In 2018, Merriam-Webster added 850 words and definitions to the dictionary, including the relatable “dumpster fire” and “embiggen”—with some food words in the mix too, like harissa, kombucha, poke, and aquafaba (chickpea water used in vegan dishes and cocktails, in case you were wondering). This year, the overarching haul of new words topped 640, and among them, the dictionary flagged 17 food-related terms for us. There’s the beloved Puerto Rican dish mofongo; a non-meat definition of steak (which can refer to cauliflower steaks, mushroom steaks, etc.); and double-dip, which is pretty self-explanatory.
In order to make the cut, a word must demonstrate that it’s an established member of the English language, according to Emily Brewster, an associate editor at Merriam-Webster. There are three criteria that need to be satisfied: frequent use, widespread use, and meaningful use. As for who decides? While you might imagine a formal committee, the staff of lexicographers (an author or editor of a dictionary, according to Merriam-Webster) is in charge. It may seem baffling that common terms such as chai latte and go-cup weren’t already included—they’re certainly regulars at coffee shops—but Brewster provided insight.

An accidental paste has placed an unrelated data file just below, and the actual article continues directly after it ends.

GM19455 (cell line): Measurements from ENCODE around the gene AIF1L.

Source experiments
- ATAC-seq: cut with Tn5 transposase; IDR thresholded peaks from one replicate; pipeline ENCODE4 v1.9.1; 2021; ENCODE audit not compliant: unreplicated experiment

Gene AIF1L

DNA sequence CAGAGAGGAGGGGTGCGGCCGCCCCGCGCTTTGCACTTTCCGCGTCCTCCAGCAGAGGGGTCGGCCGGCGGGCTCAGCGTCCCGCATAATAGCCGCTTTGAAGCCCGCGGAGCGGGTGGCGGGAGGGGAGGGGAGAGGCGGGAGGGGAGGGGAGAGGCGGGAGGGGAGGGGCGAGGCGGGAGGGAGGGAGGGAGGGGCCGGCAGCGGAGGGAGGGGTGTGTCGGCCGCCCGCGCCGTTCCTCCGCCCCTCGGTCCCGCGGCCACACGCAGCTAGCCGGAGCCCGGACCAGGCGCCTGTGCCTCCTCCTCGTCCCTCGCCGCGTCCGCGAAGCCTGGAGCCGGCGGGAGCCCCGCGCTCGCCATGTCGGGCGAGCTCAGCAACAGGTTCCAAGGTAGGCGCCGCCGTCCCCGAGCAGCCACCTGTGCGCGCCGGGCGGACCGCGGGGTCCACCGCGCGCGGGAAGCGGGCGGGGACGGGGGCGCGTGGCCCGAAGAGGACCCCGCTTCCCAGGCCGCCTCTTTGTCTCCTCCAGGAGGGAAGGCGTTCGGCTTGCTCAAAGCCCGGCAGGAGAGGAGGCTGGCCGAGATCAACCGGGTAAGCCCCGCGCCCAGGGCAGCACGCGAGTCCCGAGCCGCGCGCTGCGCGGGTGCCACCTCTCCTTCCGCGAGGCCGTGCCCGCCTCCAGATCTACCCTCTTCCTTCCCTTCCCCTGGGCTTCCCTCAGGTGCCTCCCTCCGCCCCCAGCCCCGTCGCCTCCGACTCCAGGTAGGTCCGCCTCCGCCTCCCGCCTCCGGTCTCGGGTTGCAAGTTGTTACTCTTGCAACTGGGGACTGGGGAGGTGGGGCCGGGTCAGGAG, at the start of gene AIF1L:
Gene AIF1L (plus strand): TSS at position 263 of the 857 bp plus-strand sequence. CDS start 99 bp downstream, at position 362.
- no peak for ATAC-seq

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“Food terms that have only recently qualified for entry are sometimes very familiar to foodies,” Brewster said in a statement. “While readers of Food & Wine may have been eating mofongo for years—our evidence of mofongo in print in English dates to 1959—but it’s really only in the past few years that the word has settled fully into the English language, appearing with frequency in published, edited text written for a general audience.”Here are some of the food and beverage words added to the dictionary in 2019:
- bay-rum tree
- bhut jolokia
- chai latte
- cow parsnip / giant cow parsnip
- dulce de leche
- ghost pepper
- steak (non-meat)
Learn more about the 2019 additions on the Merriam-Webster site.
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